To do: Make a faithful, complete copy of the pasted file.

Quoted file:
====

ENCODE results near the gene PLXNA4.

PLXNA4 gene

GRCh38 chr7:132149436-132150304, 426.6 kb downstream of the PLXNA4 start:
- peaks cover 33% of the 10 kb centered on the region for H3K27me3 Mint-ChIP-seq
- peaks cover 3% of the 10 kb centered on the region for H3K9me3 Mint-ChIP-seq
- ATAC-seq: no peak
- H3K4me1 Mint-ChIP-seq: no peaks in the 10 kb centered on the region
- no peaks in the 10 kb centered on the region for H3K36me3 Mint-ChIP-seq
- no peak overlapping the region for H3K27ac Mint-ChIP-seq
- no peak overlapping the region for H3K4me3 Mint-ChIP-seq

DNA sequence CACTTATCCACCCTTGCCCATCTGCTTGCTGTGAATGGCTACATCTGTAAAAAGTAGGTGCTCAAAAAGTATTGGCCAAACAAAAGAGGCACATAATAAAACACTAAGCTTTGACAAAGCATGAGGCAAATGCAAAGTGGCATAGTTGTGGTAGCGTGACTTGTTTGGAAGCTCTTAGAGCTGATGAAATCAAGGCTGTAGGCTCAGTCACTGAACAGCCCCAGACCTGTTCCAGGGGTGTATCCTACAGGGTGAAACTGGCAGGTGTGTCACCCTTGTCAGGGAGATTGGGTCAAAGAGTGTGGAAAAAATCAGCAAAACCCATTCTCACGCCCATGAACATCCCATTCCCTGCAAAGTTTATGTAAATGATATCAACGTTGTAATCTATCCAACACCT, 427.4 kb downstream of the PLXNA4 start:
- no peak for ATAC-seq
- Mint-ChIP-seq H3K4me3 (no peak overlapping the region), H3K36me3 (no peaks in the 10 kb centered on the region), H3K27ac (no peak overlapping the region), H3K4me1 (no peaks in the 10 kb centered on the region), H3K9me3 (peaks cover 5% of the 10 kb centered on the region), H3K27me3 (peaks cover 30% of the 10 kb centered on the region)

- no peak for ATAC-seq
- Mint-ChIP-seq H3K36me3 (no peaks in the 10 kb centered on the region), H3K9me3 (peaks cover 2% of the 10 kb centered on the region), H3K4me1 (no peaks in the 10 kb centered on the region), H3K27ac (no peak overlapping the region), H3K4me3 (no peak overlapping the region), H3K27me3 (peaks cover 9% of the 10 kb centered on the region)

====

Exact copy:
ENCODE results near the gene PLXNA4.

PLXNA4 gene

GRCh38 chr7:132149436-132150304, 426.6 kb downstream of the PLXNA4 start:
- peaks cover 33% of the 10 kb centered on the region for H3K27me3 Mint-ChIP-seq
- peaks cover 3% of the 10 kb centered on the region for H3K9me3 Mint-ChIP-seq
- ATAC-seq: no peak
- H3K4me1 Mint-ChIP-seq: no peaks in the 10 kb centered on the region
- no peaks in the 10 kb centered on the region for H3K36me3 Mint-ChIP-seq
- no peak overlapping the region for H3K27ac Mint-ChIP-seq
- no peak overlapping the region for H3K4me3 Mint-ChIP-seq

DNA sequence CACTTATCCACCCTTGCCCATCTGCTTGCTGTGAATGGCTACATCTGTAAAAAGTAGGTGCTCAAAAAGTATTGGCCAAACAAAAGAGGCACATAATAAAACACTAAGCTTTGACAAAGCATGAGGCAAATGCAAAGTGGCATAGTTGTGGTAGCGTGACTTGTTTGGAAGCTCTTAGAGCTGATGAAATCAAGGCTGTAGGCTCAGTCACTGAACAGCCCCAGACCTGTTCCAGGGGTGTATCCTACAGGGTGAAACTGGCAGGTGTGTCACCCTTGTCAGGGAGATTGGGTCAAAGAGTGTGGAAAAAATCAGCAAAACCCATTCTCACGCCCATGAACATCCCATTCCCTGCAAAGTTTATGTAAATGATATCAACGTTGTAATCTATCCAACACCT, 427.4 kb downstream of the PLXNA4 start:
- no peak for ATAC-seq
- Mint-ChIP-seq H3K4me3 (no peak overlapping the region), H3K36me3 (no peaks in the 10 kb centered on the region), H3K27ac (no peak overlapping the region), H3K4me1 (no peaks in the 10 kb centered on the region), H3K9me3 (peaks cover 5% of the 10 kb centered on the region), H3K27me3 (peaks cover 30% of the 10 kb centered on the region)

- no peak for ATAC-seq
- Mint-ChIP-seq H3K36me3 (no peaks in the 10 kb centered on the region), H3K9me3 (peaks cover 2% of the 10 kb centered on the region), H3K4me1 (no peaks in the 10 kb centered on the region), H3K27ac (no peak overlapping the region), H3K4me3 (no peak overlapping the region), H3K27me3 (peaks cover 9% of the 10 kb centered on the region)